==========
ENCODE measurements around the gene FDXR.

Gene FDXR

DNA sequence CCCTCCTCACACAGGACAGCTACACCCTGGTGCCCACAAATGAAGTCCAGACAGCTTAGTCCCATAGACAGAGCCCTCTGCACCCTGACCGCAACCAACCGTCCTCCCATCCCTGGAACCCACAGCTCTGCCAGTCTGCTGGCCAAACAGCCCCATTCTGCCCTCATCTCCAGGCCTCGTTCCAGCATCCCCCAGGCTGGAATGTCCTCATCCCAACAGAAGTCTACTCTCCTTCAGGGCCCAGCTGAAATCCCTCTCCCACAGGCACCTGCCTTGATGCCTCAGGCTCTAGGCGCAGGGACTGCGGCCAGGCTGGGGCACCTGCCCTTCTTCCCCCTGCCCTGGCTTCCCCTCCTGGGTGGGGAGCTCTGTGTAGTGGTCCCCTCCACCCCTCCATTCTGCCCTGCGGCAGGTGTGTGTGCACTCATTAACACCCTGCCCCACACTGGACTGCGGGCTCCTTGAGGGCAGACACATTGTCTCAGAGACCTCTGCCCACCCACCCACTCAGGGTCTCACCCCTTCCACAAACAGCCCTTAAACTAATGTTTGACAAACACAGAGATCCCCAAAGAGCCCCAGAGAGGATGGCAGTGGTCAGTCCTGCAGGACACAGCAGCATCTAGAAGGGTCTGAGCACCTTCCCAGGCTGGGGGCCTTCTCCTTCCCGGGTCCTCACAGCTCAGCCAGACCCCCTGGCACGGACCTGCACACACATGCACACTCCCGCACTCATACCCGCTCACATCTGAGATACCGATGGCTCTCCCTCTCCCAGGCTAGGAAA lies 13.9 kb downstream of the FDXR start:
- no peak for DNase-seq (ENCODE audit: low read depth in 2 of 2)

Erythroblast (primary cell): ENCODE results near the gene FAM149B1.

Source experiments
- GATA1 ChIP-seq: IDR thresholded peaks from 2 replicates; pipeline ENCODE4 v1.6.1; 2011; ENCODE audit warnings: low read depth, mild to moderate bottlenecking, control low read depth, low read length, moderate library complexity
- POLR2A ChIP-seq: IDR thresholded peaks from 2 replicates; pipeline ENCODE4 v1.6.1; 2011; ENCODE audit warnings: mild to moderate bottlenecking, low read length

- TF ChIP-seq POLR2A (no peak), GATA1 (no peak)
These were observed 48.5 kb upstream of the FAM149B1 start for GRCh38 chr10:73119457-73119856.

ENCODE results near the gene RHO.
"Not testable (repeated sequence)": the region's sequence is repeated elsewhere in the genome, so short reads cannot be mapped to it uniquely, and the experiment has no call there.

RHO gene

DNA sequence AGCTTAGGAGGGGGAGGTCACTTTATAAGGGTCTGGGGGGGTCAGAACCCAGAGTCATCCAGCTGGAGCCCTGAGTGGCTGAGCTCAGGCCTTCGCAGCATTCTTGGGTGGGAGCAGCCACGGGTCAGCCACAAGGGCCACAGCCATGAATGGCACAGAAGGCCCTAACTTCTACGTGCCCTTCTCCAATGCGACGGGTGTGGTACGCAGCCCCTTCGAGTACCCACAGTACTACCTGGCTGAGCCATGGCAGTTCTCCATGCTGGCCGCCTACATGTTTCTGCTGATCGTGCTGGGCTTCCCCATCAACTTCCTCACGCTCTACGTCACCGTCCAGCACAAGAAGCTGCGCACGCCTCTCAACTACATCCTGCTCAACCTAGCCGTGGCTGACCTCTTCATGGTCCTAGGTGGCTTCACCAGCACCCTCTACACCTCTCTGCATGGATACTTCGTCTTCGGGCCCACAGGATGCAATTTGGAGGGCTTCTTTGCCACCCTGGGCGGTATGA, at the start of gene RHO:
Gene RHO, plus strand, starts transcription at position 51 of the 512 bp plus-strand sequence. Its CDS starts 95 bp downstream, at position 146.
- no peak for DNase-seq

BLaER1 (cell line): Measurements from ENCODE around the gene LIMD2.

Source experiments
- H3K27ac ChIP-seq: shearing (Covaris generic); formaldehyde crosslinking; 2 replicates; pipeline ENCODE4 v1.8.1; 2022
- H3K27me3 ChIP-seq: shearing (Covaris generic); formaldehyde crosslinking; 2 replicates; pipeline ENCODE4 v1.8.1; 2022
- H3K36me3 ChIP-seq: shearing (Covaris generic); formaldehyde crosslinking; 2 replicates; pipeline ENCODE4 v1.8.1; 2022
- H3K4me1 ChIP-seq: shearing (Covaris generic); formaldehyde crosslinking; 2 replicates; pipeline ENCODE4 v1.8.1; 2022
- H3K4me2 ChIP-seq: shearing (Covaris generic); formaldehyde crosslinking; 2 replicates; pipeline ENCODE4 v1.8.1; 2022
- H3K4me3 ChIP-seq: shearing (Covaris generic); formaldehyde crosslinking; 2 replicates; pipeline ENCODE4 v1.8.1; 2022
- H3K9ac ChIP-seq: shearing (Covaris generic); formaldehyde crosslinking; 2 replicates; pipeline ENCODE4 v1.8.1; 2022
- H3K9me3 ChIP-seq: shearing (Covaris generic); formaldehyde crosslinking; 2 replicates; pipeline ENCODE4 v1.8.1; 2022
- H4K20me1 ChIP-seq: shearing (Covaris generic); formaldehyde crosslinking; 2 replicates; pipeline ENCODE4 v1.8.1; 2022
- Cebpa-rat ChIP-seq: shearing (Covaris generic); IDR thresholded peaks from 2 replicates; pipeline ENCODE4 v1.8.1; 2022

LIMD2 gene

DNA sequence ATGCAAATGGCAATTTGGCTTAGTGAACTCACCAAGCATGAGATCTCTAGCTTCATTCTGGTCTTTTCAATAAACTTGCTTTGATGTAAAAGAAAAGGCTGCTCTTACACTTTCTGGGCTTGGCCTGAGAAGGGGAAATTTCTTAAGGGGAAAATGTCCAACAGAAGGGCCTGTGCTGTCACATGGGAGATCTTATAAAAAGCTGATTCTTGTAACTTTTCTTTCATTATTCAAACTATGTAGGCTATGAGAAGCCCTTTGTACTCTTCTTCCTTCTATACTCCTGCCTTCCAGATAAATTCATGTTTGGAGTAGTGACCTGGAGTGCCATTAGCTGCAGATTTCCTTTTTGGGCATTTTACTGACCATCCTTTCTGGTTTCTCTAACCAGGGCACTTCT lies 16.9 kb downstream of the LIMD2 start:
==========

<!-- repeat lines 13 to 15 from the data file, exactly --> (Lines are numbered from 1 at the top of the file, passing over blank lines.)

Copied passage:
RHO gene

DNA sequence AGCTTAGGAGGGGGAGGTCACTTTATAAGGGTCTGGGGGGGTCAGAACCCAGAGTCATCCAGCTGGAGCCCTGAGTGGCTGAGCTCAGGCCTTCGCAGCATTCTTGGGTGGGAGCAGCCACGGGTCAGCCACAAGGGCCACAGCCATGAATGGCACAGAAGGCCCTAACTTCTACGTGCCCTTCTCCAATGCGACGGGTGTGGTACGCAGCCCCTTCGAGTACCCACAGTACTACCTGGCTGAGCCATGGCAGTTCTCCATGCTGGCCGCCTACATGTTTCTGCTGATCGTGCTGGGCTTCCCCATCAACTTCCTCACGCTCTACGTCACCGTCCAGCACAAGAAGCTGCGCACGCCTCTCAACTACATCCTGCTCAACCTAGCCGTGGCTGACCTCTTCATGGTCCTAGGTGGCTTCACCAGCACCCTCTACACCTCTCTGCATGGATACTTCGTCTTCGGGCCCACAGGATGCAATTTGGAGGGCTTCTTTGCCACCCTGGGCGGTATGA, at the start of gene RHO:
Gene RHO, plus strand, starts transcription at position 51 of the 512 bp plus-strand sequence. Its CDS starts 95 bp downstream, at position 146.